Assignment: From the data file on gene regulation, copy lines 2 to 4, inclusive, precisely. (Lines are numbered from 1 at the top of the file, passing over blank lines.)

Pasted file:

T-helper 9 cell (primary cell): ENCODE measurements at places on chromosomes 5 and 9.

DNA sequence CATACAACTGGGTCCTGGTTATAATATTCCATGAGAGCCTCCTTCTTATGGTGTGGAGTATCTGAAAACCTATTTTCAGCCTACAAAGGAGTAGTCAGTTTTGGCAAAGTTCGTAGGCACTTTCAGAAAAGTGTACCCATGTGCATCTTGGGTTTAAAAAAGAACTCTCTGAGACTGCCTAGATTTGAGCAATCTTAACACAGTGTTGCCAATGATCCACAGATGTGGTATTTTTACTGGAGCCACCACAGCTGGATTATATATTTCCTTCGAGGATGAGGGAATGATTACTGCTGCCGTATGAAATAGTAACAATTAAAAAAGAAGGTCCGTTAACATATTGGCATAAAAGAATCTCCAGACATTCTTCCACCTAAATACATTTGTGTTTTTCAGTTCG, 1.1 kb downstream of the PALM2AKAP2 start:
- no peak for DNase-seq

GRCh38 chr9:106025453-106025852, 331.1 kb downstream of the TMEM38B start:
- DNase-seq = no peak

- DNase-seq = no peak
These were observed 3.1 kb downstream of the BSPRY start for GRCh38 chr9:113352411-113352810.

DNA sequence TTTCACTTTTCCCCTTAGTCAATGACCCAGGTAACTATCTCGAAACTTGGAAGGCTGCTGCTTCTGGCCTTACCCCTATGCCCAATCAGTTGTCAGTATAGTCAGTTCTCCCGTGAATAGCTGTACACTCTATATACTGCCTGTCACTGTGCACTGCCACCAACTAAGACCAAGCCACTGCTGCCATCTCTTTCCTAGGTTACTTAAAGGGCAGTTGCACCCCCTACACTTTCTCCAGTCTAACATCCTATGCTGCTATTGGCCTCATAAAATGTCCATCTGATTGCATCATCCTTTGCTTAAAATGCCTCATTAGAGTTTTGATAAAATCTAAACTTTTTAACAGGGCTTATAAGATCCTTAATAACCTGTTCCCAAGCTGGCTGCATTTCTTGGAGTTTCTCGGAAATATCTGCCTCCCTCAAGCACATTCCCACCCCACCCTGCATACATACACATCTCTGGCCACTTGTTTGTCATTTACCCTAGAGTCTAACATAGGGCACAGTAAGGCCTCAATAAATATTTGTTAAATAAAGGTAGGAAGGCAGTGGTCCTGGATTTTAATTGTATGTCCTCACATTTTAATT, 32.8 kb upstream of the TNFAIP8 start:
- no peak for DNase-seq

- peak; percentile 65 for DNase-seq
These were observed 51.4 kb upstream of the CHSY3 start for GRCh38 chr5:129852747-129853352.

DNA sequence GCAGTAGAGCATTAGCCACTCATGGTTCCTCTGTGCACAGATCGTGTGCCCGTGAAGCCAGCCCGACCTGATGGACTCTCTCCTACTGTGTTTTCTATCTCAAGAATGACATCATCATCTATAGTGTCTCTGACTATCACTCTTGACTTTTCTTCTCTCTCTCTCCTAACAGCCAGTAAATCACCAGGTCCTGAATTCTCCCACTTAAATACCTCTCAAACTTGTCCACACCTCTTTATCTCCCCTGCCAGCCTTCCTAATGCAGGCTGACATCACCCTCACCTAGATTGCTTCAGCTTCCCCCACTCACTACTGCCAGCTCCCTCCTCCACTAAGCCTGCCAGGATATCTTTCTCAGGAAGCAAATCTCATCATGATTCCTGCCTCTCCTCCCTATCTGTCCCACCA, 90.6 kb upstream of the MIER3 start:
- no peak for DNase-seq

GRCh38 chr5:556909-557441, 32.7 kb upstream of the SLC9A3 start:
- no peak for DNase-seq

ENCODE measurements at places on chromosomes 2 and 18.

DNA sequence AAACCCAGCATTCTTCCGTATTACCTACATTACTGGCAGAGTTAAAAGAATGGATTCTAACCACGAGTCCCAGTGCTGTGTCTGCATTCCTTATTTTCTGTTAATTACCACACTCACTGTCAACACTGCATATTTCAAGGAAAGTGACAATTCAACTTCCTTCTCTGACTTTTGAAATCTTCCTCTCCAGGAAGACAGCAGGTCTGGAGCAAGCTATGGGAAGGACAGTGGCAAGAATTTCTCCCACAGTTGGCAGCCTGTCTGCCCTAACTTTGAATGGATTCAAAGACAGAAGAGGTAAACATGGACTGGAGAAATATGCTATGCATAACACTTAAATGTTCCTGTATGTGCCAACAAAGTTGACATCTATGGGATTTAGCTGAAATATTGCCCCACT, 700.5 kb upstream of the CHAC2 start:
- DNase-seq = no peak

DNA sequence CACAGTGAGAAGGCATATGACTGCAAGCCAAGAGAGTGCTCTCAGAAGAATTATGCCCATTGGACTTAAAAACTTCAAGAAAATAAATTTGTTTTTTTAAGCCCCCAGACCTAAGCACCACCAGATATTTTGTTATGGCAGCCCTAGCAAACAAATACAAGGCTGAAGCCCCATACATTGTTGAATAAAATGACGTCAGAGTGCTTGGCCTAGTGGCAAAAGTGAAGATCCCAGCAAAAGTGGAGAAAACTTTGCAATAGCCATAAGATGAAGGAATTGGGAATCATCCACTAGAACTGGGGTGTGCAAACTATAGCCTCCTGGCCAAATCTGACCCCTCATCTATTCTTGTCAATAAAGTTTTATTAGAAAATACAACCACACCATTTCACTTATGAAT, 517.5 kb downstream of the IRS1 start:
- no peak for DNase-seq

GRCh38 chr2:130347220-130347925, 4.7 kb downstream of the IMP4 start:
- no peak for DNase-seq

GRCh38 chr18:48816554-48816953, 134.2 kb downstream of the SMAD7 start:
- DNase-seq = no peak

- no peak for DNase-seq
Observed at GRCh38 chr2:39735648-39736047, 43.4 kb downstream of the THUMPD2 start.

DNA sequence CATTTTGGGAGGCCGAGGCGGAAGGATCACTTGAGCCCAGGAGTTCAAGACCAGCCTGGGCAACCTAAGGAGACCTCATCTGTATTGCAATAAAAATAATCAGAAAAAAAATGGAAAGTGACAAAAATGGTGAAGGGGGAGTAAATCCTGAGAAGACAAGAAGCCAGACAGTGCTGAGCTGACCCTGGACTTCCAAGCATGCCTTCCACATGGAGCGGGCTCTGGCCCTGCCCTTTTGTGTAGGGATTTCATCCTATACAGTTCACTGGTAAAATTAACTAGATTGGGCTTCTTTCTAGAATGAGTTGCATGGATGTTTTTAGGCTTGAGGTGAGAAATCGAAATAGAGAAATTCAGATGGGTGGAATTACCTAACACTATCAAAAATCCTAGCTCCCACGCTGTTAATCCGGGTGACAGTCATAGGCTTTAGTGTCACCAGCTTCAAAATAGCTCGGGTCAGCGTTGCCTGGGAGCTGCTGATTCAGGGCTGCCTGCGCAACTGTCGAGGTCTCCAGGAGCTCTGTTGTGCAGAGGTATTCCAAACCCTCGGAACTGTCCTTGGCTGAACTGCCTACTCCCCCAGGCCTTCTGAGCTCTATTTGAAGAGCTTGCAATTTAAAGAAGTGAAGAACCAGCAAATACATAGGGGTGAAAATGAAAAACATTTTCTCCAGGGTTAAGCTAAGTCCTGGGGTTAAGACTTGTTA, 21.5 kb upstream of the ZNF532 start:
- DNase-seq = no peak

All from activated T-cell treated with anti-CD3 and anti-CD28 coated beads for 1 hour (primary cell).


DNA sequence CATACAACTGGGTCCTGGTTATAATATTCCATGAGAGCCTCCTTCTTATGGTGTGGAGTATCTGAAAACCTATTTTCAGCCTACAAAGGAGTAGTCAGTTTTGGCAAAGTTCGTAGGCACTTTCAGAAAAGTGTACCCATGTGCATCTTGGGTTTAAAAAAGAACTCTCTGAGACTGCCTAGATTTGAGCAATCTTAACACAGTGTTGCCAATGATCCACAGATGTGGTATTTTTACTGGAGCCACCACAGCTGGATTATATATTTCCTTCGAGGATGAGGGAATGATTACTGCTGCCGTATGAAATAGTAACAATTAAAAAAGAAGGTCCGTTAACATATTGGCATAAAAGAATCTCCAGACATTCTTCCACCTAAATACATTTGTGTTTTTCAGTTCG, 1.1 kb downstream of the PALM2AKAP2 start:
- no peak for DNase-seq

GRCh38 chr9:106025453-106025852, 331.1 kb downstream of the TMEM38B start: